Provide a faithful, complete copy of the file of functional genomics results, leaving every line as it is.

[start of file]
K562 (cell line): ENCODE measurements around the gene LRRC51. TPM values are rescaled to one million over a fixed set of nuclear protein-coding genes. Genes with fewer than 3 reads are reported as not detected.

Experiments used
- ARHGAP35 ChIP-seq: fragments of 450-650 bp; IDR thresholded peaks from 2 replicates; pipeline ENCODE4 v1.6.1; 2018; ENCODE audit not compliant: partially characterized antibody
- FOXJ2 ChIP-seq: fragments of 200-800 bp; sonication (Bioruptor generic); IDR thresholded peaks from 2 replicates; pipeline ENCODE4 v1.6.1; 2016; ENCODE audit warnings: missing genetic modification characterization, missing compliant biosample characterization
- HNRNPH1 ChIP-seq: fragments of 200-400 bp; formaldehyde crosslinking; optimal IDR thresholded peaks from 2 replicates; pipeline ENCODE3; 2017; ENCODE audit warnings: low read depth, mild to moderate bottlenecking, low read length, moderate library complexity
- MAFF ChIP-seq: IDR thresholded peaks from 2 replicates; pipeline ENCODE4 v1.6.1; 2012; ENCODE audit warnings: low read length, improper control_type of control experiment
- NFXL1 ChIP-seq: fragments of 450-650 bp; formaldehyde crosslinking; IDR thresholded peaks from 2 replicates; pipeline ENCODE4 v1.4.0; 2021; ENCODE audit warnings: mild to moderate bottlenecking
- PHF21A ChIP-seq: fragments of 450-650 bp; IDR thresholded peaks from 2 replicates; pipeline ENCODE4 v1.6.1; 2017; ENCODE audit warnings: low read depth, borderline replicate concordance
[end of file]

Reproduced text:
K562 (cell line): ENCODE measurements around the gene LRRC51. TPM values are rescaled to one million over a fixed set of nuclear protein-coding genes. Genes with fewer than 3 reads are reported as not detected.

Experiments used
- ARHGAP35 ChIP-seq: fragments of 450-650 bp; IDR thresholded peaks from 2 replicates; pipeline ENCODE4 v1.6.1; 2018; ENCODE audit not compliant: partially characterized antibody
- FOXJ2 ChIP-seq: fragments of 200-800 bp; sonication (Bioruptor generic); IDR thresholded peaks from 2 replicates; pipeline ENCODE4 v1.6.1; 2016; ENCODE audit warnings: missing genetic modification characterization, missing compliant biosample characterization
- HNRNPH1 ChIP-seq: fragments of 200-400 bp; formaldehyde crosslinking; optimal IDR thresholded peaks from 2 replicates; pipeline ENCODE3; 2017; ENCODE audit warnings: low read depth, mild to moderate bottlenecking, low read length, moderate library complexity
- MAFF ChIP-seq: IDR thresholded peaks from 2 replicates; pipeline ENCODE4 v1.6.1; 2012; ENCODE audit warnings: low read length, improper control_type of control experiment
- NFXL1 ChIP-seq: fragments of 450-650 bp; formaldehyde crosslinking; IDR thresholded peaks from 2 replicates; pipeline ENCODE4 v1.4.0; 2021; ENCODE audit warnings: mild to moderate bottlenecking
- PHF21A ChIP-seq: fragments of 450-650 bp; IDR thresholded peaks from 2 replicates; pipeline ENCODE4 v1.6.1; 2017; ENCODE audit warnings: low read depth, borderline replicate concordance